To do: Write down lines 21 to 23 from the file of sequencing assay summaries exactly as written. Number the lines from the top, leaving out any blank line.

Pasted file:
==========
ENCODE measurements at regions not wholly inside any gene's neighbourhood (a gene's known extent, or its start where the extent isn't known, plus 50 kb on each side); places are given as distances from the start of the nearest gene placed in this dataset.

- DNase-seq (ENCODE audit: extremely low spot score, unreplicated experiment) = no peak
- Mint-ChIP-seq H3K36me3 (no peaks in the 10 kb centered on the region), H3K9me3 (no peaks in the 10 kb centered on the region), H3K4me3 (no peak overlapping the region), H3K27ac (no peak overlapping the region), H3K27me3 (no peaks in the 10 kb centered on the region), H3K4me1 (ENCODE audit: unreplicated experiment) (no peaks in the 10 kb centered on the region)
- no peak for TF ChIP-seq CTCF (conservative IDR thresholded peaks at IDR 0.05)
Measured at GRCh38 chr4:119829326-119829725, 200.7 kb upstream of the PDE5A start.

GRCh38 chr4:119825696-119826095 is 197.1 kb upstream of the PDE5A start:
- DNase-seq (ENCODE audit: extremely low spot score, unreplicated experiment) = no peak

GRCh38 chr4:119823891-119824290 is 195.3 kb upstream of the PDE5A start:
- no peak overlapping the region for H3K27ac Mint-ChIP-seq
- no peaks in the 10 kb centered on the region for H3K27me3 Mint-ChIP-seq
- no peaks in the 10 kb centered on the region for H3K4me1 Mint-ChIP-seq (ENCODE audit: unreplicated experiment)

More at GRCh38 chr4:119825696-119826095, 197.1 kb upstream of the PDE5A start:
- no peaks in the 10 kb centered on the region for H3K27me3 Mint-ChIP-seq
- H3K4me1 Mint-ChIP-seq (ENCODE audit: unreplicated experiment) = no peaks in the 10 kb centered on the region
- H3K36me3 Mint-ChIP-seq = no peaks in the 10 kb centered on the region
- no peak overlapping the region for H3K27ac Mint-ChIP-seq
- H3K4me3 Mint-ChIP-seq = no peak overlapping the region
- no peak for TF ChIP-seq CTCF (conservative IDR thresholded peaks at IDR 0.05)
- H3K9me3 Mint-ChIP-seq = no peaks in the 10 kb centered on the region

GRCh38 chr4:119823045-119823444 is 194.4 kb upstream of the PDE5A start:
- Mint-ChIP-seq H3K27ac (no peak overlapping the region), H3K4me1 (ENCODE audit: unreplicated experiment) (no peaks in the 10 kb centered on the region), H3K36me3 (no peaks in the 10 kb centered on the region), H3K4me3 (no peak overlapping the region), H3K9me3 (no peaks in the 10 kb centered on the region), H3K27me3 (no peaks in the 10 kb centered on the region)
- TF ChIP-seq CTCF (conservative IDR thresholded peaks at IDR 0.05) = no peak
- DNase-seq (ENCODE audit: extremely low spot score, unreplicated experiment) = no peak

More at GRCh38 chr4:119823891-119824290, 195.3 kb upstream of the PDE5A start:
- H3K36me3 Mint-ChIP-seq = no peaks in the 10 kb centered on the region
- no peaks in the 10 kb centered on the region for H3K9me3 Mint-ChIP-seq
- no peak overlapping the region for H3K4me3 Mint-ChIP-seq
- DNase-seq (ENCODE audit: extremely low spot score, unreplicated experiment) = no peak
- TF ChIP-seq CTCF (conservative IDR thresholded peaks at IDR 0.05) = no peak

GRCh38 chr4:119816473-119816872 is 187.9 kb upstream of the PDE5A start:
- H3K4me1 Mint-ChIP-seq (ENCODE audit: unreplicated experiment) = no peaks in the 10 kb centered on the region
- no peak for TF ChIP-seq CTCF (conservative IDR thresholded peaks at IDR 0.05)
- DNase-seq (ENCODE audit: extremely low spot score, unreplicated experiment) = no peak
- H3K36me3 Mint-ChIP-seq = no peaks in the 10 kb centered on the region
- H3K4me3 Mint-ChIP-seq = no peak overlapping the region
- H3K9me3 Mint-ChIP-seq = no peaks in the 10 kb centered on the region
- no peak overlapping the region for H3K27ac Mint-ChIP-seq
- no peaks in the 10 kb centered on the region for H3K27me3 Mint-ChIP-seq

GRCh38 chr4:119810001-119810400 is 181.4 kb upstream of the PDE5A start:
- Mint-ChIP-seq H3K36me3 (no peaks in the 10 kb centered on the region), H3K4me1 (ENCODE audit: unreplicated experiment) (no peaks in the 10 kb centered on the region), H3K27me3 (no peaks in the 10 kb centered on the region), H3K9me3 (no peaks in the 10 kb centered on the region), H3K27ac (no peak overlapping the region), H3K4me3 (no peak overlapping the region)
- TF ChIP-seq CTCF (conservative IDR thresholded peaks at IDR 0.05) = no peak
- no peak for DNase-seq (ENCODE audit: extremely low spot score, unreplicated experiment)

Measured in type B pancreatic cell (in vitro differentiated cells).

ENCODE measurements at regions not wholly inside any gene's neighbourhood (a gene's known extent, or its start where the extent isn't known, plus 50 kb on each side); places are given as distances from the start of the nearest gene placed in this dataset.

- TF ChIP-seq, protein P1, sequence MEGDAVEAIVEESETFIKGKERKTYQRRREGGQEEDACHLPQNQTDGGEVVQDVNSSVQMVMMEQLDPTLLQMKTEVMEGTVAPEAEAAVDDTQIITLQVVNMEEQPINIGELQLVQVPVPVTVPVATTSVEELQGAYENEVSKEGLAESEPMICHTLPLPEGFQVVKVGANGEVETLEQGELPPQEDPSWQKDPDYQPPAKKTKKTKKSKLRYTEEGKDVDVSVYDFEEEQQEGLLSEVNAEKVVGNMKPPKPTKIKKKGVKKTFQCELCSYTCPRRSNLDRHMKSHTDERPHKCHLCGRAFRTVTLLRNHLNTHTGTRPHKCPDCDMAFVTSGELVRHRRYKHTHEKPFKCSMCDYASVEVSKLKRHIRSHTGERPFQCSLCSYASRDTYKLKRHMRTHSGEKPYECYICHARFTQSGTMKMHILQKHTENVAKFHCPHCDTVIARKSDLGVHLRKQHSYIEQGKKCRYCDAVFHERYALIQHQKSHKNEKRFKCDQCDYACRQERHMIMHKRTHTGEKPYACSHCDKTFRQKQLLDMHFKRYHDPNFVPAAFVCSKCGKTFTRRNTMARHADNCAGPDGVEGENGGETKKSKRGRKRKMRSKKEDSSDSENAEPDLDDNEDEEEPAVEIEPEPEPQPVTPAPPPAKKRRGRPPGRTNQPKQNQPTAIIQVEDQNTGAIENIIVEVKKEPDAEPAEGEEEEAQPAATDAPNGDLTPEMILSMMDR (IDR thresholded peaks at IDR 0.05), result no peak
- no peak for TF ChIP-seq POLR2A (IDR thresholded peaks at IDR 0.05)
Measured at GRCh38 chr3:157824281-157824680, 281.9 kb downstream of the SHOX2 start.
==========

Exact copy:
- Mint-ChIP-seq H3K27ac (no peak overlapping the region), H3K4me1 (ENCODE audit: unreplicated experiment) (no peaks in the 10 kb centered on the region), H3K36me3 (no peaks in the 10 kb centered on the region), H3K4me3 (no peak overlapping the region), H3K9me3 (no peaks in the 10 kb centered on the region), H3K27me3 (no peaks in the 10 kb centered on the region)
- TF ChIP-seq CTCF (conservative IDR thresholded peaks at IDR 0.05) = no peak
- DNase-seq (ENCODE audit: extremely low spot score, unreplicated experiment) = no peak